However, despite the big money involved, many HR leaders are not getting the value they expect from such a big experiment in outsourcing a solution. Many saying expected efficiencies didn’t follow. In fact, as Green tells myGrapevine magazine, perhaps this focus on trying to find a solution outside the firm is wrong, perhaps HR would be better placed investing in it’s own transformation. “We need to think a lot more about how we structure our businesses, how we create strategic agility within our organisations, and how we design ourselves to lead our people,” he says.

[HR] that help design your organisation, articulate the culture and develop leadership capabilities

And many firms do. The large range (and increasingly high market caps) of off-the-shelf solutions and solutions providers – from payroll to self-serve engagement and benefits – suggests that, increasingly organisations are turning to partners to provide rote and operational parts of the traditional HR remit. However, Green argues that if a firm were to outsource all HR activity, then it would lose the value created by having passionate people people within the organisation. “I don’t think that’s easy to outsource,” he explains. “At most organisations over 85% of economic value comes from intangibles – brand relationships, intellectual property etc – which help drive advantage but if you outsource people [HR] that help design your organisation, articulate the culture and develop leadership capabilities...you don’t get that heart and soul.”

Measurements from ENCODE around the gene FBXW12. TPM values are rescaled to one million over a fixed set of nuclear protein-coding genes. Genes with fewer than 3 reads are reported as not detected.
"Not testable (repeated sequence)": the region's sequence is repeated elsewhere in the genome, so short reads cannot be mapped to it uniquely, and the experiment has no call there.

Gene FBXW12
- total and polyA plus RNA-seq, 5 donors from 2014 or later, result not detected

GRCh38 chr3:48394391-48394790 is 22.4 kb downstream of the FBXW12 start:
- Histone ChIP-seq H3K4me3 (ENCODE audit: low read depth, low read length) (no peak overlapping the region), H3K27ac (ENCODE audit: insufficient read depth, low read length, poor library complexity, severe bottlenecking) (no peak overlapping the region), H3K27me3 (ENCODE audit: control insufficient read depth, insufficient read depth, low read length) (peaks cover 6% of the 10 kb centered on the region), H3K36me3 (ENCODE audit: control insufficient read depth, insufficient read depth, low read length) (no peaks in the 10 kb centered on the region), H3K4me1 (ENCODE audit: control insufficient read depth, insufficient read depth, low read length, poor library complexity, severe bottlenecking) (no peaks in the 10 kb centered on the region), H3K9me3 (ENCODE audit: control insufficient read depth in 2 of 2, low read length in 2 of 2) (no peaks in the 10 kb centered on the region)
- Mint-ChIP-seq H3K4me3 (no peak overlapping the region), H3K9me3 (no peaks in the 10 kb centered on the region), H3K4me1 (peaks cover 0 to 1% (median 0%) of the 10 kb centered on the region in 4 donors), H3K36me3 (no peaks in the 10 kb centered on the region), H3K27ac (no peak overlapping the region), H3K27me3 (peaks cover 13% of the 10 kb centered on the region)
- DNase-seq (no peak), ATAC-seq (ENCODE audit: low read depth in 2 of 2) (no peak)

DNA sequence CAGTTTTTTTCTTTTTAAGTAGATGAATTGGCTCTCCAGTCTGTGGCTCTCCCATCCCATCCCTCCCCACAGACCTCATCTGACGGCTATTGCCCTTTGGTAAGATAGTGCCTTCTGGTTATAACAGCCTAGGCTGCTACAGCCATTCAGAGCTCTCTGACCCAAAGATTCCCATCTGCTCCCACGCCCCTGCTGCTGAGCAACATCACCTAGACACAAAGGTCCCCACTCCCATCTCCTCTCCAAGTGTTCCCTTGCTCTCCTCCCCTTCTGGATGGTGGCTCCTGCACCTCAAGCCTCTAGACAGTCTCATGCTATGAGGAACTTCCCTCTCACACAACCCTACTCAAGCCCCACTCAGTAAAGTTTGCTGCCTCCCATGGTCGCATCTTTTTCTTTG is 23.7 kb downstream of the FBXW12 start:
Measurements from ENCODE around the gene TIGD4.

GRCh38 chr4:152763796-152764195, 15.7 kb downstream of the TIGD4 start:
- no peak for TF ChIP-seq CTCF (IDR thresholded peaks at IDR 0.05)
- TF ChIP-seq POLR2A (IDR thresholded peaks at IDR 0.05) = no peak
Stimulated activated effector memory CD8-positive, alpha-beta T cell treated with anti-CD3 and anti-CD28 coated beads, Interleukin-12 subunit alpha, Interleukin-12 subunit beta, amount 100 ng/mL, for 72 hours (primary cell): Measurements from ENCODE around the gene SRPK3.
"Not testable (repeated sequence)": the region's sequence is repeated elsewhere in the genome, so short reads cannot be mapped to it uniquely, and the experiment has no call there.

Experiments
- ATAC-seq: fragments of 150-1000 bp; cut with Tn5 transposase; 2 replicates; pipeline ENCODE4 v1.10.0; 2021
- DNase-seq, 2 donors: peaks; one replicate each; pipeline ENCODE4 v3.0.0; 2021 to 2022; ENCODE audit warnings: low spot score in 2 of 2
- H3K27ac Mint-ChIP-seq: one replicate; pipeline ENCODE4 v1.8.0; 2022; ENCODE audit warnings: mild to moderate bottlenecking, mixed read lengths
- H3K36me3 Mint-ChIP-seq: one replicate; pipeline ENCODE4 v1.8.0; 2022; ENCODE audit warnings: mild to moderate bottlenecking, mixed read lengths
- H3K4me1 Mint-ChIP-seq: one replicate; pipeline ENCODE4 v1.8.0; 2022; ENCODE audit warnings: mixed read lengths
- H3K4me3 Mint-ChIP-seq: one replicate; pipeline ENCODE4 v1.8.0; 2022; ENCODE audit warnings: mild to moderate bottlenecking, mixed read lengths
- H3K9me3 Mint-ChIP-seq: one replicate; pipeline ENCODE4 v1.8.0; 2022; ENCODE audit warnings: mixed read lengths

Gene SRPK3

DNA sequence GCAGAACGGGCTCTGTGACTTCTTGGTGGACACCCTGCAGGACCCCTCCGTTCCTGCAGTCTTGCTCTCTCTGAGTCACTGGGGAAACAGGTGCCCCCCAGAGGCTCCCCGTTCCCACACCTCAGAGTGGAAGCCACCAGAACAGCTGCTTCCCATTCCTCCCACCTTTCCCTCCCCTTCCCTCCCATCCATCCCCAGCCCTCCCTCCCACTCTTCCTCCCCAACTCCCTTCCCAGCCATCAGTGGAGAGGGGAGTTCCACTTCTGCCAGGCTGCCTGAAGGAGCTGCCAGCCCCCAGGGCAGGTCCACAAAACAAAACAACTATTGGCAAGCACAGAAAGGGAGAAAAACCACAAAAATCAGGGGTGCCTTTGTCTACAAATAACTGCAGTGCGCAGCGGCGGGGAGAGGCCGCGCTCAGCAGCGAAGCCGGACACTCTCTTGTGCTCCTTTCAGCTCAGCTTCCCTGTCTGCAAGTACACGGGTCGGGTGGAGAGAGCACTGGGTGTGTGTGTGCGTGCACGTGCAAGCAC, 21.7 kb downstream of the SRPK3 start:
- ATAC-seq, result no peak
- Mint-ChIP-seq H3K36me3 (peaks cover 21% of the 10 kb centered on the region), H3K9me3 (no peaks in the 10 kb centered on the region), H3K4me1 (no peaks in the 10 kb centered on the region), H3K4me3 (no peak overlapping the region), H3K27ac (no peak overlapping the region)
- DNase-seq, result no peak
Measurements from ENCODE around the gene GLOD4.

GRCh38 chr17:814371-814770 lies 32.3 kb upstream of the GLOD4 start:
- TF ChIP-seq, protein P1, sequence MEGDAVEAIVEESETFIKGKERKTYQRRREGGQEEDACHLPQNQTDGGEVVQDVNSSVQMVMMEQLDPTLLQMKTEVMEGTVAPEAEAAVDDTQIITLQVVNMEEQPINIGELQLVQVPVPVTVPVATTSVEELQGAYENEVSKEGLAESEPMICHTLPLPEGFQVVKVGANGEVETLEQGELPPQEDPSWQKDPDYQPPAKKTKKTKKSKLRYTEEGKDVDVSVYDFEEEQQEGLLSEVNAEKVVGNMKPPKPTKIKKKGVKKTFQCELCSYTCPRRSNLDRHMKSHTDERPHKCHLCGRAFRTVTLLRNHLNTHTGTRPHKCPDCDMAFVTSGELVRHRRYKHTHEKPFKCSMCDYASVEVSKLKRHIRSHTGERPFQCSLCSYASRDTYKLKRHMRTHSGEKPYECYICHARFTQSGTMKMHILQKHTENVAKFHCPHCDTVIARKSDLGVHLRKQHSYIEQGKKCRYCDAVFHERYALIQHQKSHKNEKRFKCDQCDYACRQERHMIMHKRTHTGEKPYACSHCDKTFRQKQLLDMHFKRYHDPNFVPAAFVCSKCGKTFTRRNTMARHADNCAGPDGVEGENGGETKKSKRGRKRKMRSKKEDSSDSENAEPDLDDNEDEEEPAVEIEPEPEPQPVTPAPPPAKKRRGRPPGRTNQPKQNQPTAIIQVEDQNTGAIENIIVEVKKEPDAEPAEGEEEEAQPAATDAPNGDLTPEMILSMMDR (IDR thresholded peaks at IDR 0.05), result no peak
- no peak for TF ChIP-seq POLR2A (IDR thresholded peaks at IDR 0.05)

Yet Green admits that not all HR firms are at the ‘Charan-stage’ whereby at least one part of the HR function is adding this high value. An admittance that might lead to some to think, for the timebeing, that outsourcing is the answer. Some, however, are on the journey. Zurich, the Swiss insurance giant, believes it is moving away from having a purely administrative HR function – one that could be easily replaced by outsourced parts – to one that is more strategic. David Henderson, Group Chief HR Officer at the firm, tells myGrapevine magazine: “HR is leading the agenda to be a function that promotes the employee as a champion, to drive meaningful organisational change and to be a strategic partner to the business on all aspects of human capital. Looking at it from this perspective, no, I believe it’s not possible to outsource HR. A modern and progressive HR function is every bit as critical as any of the other functions within the business.”

In Henderson’s view, HR at Zurich is now partnered with the business in such an integral manner it could not be outsourced. It is within his function that the ‘intangibles’, those that Green believes drive business, are turned into tangibles through connections that HR makes, whether it be performance management to company structures, career development and connectedness. He believes that as people are as important as other stakeholders in business success, HR couldn’t be outsourced. As the pandemic has proved at so many organisations, it is a function which adds value, drives flexibility (even if this action is a fairly novel discovery for HR and can support rapid change). As Henderson concludes: “An outsourced function could not have its finger on the pulse to put the rigour and discipline behind elevating performance and promoting a purpose-based company in the way in which a business-centred in-house HR team can.”